"No matter what anybody tells you, words and ideas can change the world."
" You must strive to find your own voice because the longer you wait to begin, the less likely you are going to find it at all."
There are are many topics that I write about often. Stillbirth, adoption, motherhood, to name a few. I also have written about Dead Poets Society more than once. It was a movie that I saw as a teenager and it stuck with me. The poetry, the message, the passion...I loved it all.
This past weekend, I got the opportunity to see Dead Poets Society in New York City. When I first started getting my writing published, Gary was so proud of me for "seizing the day" that he wanted to do something extraordinary for me. And he succeeded.
Gary got a subscription to the theater which consisted of six tickets. This allowed us to be flexible with when we wanted to go. Getting childcare for nine kids, arranging transportation, figuring out where to eat...it is not for the faint of heart. We did it, though, and it was worth every second of planning. And then some.
Driving up to New York reminded me so much the time with my dad. He loved that city more than any other and some of my best memories are of him sitting in the opera or at a show. I can still picture him sitting on his balcony, eating bagels and lox from Zabars and laughing with his head thrown back with wild abandon. I had not been back to New York since he died.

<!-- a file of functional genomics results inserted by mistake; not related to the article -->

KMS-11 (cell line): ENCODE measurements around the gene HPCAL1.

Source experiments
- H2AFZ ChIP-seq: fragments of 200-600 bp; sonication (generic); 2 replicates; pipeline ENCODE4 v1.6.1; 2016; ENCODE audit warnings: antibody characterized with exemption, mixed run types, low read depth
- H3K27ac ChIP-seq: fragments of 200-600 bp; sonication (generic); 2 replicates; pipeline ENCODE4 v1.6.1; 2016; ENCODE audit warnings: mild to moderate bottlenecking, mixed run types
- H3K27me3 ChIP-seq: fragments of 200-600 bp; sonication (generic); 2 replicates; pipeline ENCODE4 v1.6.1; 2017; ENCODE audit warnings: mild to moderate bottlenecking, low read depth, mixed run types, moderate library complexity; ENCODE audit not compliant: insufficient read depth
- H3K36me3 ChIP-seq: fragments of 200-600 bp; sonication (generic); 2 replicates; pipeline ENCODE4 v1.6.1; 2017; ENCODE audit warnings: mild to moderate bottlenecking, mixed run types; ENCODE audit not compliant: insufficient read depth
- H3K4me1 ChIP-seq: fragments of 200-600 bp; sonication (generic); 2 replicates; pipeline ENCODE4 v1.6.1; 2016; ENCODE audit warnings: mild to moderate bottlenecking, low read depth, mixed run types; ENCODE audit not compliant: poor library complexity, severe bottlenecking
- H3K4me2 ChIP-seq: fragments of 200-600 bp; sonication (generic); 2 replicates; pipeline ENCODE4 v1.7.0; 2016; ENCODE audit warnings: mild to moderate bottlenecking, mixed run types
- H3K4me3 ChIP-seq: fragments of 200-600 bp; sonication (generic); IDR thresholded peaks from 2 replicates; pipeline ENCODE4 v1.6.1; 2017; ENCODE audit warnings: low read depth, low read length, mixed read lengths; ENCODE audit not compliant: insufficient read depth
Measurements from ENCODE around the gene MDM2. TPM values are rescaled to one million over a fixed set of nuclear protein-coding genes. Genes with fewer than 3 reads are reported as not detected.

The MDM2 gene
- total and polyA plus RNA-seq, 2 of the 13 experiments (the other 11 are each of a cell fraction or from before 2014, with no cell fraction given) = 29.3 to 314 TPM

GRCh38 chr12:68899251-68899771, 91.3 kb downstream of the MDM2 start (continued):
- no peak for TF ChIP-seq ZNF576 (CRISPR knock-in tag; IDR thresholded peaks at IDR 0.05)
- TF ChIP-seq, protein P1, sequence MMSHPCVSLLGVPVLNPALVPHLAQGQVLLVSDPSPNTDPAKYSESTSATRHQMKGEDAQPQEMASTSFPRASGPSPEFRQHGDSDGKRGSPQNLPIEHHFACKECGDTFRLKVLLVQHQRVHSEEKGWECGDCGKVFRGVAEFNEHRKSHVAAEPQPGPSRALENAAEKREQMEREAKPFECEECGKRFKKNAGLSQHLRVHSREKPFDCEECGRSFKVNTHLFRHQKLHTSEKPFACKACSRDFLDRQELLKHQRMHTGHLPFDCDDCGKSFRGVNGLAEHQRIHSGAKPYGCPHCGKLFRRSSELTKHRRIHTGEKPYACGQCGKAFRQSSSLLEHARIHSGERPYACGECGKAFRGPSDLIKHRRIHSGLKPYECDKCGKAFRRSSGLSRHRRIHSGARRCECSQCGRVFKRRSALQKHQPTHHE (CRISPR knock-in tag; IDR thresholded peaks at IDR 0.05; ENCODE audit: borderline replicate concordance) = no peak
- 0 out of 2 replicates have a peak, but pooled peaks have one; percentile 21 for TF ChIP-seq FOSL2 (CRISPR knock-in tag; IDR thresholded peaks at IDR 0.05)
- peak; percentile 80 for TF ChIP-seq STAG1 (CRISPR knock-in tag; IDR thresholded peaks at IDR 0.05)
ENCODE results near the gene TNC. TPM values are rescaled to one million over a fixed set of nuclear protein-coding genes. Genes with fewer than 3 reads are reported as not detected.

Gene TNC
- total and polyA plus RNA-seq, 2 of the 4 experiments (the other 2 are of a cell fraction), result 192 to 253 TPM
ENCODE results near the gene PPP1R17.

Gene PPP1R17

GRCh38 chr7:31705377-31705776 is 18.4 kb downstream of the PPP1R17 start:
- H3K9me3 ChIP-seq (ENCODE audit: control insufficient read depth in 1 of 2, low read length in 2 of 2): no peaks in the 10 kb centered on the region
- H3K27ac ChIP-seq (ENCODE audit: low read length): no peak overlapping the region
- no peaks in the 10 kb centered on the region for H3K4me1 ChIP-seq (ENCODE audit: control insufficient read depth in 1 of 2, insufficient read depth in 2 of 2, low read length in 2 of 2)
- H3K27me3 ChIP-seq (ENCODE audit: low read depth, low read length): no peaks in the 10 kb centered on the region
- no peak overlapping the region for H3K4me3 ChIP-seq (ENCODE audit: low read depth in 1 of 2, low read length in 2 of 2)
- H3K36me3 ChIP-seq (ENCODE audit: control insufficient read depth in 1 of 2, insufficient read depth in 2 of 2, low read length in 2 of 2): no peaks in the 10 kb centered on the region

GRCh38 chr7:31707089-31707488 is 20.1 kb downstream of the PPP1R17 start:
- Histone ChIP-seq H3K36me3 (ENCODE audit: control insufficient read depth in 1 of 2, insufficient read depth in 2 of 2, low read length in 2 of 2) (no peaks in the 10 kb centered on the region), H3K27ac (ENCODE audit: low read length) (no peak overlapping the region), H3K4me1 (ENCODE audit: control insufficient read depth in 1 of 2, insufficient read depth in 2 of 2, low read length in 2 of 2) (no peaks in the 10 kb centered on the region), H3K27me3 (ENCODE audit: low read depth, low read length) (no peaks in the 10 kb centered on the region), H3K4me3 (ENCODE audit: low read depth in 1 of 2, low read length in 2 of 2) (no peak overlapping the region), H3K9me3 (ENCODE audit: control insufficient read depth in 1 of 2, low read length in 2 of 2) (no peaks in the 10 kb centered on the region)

We all met up at the theater. Two of my best friends since what seems like the beginning of time and two of my family members that are family by marriage but friends by choice. And Gary and me.
The show was amazing. Jason Sudeikis starred as the Robin Williams character and he was mesmerizing. It was a small venue - I do not think there were more than 200 seats. We felt like we were in the production.
One hour and forty minutes passed at the blink of an eye. A standing ovation and lots of "woo hoo's" (mainly from me) and it was over. I felt the universe shift somehow while I was there and knew that I was going to leave the show slightly different than how I came.
The rest of the evening was spent with wine, whisky, calamari, Italian food, more wine and then some beer. Our last stop was at a bar where we were trying to dance and realized that we were a good fifteen to twenty years older than anyone there. We did not care. We danced anyway.
We eventually said our goodbyes and promised to meet up again. We were tired from laughing and dancing and drinking.
It is so easy to get bogged down in our day to day routines. I urge you all, if you are able, take a day to escape it all. Gather some people to help you celebrate. It will become less about you and more about the collective experience. An experience that none of you will soon forget. My dad was an expert at making time for him. I am slowly learning how to make that happen for me, too. But I could not do it alone. Nor do I want to.